NPR's Barbara Bradley Hagerty, reports on the upcoming meeting of the Evangelical Lutheran Church in America and the likely outcome of its vote on the ordination of gays and lesbian who have spouses,

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The bee's knees

Your Café keepers have been remiss in keeping our readers informed of the news buzzing out of Lambeth Palace. August is an especially sleepy time in the Church of England, and there's been little news out of the COE Media Centre, so there's no excuse for missing this story:

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Joan Baez respectfully listens to her protestors

Joan Baez gave a concert in Idaho Falls a little while ago. As is typical for many of the performers who were active in the peace movement during the Vietnam era, her concert venue was picketed by a group of veterans who accused her of betraying them and her country by her actions.

According to an account:

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Should Michael Vick have a second chance?

Maureen O'Connell, assistant professor of theology at Fordham University, asks about second chances for criminal offenders focusing on NFL player Michael Vick who was sent to prison for participating in illegal dog fighting.

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Kenneth Bacon has died

Kenneth Bacon, formerly spokesman for the Pentagon during the Clinton administration, Wall Street Journal reporter, advocate for refugees displaced by war and active member of Grace Episcopal Church in Georgetown died of complications of melanoma this weekend.

From his obit in the Washington Post

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Activists using Texas School Board committee to shape national teaching standards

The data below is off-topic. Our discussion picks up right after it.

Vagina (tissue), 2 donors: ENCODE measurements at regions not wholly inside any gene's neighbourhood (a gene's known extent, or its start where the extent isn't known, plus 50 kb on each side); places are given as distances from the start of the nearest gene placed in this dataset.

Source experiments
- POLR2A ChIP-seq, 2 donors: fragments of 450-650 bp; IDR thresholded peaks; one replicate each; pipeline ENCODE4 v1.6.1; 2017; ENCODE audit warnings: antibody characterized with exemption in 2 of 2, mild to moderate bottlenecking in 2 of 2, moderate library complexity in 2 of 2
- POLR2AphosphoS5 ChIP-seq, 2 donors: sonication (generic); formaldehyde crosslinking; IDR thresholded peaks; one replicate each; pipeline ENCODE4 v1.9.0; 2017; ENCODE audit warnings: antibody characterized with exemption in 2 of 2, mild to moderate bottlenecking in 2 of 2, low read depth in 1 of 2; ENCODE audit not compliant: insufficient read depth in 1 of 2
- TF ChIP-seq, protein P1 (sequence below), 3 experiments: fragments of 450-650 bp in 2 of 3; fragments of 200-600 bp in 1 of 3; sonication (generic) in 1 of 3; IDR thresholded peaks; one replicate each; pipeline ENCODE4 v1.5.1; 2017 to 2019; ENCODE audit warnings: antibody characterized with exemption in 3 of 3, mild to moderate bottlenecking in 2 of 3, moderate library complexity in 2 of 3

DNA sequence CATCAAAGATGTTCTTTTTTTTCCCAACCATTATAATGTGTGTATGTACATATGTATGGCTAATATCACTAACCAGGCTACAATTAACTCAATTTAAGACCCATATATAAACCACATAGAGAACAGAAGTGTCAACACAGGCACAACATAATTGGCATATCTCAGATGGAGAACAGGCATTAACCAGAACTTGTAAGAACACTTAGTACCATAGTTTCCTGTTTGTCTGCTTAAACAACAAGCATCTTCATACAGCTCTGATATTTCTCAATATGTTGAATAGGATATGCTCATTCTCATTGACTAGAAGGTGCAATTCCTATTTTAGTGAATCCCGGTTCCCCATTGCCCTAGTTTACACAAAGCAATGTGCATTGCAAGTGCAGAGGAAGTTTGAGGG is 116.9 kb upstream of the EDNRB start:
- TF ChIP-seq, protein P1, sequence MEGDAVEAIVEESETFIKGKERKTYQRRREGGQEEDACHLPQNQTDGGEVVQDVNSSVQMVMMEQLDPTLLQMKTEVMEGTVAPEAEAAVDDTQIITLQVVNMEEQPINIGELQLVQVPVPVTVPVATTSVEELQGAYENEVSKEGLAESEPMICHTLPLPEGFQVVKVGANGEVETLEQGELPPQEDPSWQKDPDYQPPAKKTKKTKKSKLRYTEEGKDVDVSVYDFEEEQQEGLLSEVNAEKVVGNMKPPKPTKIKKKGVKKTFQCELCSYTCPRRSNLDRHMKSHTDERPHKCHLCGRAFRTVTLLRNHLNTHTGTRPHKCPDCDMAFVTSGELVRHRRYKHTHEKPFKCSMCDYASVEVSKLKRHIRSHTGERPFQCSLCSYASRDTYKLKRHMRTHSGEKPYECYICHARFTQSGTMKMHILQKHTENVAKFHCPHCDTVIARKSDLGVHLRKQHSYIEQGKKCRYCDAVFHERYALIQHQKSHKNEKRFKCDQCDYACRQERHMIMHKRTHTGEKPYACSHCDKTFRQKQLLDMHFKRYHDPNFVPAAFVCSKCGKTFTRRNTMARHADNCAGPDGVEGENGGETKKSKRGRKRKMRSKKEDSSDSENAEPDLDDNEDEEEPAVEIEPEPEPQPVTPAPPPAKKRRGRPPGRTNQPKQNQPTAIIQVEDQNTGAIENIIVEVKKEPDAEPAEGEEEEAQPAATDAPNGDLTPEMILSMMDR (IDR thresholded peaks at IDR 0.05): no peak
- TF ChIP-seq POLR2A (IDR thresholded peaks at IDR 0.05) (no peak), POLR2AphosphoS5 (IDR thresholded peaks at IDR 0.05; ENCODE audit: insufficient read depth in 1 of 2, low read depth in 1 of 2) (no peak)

Conservative activists have begun a push to change the textbook standards used in schools across the state of Texas to express their particular views of American History in a way similar to what anti-evolutionists accomplished in the '80's and '90's.

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Leading congregations in times of anxiety

This week the Alban Institute is featuring a resource and discussion on how clergy can effectively minister in congregations experiencing significant anxiety about their future.

A key insight is the appropriation to congregation life of lessons taken from attachment therapy:

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Anglican Churches are not meant to be "clones"

Elfred Hughes, an officer of one oldest mission agencies in the Anglican Communion asserts in an interview that the challenge to the Communion at present is to "find ways of 'being together despite - and even because of - our diversity'".

In an interview with Michael Brown, the Rev Hughes who is the director of the British and Ireland Relations Team of the USPG: Anglicans in World Mission suggests the following four point blueprint for the needed debate:

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Lutherans voting and twittering

UPDATE: see below

The Evangelical Lutheran Church in America is holding its Churchwide Assembly in Minneapolis this week. The topic of interest in the media is how they will vote on allowing clergy with same sex spouses -- the Ministry Policy resolution.

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Should public schools teach the Bible?

USAToday asks if the Bible should be taught in public schools. School districts like those in Texas are seeking a way to include the Bible in the curriculum while respecting the beliefs of students. Professors of Western Civilization and the humanities think students need this background to understand their studies.

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US nuns investigated by Vatican

Sister Sandra M. Schneider writes in NCR Today to answer questions about the apostolic visitations by authorities in the Roman Catholic Church:

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Russell and Harmon discuss gay and lesbian married clergy

Minnesota Public Radio carries a discussion with the Revs. Susan Russell and Kendall Harmon on gays and lesbians in ordained ministry.

Listen to podcast.

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Historically black colleges face challenges and opportunities

Diverse: Issues in Higher Education reflects on the opportunities and challenges facing historically black colleges and universities: